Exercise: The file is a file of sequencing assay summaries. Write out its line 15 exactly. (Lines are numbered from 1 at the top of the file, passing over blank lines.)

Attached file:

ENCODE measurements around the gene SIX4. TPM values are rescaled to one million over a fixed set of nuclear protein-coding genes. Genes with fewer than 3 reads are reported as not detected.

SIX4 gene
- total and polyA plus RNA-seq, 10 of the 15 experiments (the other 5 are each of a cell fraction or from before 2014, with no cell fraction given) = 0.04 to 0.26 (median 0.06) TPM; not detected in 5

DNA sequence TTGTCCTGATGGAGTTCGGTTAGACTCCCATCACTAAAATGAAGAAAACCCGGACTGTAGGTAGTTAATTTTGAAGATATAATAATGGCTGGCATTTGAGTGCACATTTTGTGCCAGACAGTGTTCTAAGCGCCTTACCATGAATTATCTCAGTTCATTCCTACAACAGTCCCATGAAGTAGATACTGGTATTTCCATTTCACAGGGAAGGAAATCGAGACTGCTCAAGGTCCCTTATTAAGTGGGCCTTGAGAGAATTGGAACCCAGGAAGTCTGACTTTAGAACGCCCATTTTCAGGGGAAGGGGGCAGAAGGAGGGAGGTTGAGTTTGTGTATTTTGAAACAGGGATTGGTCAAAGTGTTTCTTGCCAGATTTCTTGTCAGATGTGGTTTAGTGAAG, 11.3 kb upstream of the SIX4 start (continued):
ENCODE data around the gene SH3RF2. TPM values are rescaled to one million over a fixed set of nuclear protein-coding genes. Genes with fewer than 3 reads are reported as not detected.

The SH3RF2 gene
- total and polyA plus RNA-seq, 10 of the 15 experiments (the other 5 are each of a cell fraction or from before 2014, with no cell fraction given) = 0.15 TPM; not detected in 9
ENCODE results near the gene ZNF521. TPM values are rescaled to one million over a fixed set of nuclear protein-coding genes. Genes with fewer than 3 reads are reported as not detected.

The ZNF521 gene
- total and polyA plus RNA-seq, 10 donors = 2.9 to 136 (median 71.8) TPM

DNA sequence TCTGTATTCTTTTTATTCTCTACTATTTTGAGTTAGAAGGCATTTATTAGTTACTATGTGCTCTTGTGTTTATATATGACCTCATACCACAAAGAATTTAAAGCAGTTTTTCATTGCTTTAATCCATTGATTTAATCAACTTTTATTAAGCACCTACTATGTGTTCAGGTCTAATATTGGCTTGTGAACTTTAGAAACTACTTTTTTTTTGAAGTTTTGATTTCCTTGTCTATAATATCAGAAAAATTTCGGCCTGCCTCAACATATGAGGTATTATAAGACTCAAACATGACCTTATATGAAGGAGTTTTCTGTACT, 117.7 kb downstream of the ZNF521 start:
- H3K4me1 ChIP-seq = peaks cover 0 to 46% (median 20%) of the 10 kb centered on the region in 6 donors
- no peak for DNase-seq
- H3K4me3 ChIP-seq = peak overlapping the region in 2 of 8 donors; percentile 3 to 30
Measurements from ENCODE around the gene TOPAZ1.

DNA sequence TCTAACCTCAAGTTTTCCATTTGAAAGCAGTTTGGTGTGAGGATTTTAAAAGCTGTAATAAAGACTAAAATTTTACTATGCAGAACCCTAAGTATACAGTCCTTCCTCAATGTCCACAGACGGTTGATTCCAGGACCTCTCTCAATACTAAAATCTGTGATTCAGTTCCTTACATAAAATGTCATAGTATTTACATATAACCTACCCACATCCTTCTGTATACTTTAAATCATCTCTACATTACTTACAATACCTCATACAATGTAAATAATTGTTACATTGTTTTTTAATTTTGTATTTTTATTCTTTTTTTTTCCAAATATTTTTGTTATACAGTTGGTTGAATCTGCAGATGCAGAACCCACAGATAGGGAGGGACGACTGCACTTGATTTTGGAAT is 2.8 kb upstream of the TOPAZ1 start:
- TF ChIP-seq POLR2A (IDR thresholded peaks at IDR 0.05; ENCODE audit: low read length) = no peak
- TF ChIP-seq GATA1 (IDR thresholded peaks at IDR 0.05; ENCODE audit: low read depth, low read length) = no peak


Measurements from ENCODE around the gene TOPAZ1.